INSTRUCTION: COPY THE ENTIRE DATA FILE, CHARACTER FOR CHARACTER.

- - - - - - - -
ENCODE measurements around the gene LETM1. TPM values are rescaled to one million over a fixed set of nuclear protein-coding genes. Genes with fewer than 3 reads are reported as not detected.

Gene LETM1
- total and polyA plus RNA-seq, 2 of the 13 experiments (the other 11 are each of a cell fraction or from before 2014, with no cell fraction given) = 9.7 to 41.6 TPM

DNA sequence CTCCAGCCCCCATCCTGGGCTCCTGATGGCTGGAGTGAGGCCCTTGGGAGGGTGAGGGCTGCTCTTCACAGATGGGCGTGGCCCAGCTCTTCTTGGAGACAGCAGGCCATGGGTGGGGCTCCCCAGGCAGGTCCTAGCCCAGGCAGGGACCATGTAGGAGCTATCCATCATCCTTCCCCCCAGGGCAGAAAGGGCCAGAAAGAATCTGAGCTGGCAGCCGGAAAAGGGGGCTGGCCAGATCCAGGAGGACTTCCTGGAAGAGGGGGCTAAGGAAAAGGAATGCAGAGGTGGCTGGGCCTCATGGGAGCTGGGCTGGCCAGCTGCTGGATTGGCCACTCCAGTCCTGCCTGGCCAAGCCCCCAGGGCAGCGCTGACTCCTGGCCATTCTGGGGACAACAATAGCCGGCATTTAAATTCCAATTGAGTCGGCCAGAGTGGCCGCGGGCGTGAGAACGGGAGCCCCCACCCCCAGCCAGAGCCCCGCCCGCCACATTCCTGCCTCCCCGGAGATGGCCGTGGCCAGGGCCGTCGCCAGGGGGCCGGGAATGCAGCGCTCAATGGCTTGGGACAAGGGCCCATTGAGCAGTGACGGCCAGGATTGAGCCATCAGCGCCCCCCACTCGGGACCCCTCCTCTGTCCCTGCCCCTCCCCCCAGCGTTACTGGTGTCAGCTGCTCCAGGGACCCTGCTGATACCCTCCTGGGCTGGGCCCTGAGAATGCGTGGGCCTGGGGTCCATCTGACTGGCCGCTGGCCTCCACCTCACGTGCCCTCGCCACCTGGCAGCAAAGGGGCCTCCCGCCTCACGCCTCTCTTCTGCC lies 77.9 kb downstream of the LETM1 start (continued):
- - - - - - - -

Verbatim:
ENCODE measurements around the gene LETM1. TPM values are rescaled to one million over a fixed set of nuclear protein-coding genes. Genes with fewer than 3 reads are reported as not detected.

Gene LETM1
- total and polyA plus RNA-seq, 2 of the 13 experiments (the other 11 are each of a cell fraction or from before 2014, with no cell fraction given) = 9.7 to 41.6 TPM

DNA sequence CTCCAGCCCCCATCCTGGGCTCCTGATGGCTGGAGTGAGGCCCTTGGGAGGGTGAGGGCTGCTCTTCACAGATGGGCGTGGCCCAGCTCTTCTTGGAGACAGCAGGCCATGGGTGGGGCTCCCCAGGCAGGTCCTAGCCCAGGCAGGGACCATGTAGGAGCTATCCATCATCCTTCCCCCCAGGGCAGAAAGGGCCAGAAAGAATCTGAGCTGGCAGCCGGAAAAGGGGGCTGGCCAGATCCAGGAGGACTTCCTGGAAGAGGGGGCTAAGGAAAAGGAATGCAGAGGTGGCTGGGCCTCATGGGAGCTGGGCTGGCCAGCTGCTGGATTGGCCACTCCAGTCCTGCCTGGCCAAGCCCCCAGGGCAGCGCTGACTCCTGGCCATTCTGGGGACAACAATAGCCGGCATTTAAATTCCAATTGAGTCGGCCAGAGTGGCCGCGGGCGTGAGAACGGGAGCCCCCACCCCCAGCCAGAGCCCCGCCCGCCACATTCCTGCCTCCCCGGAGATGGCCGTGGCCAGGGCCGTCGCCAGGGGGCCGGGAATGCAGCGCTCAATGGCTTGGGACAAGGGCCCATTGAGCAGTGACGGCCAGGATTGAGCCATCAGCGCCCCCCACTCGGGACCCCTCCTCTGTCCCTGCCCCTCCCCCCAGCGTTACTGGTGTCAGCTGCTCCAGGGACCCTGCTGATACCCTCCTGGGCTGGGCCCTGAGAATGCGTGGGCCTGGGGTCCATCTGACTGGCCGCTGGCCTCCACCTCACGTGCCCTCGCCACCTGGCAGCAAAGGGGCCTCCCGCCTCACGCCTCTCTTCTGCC lies 77.9 kb downstream of the LETM1 start (continued):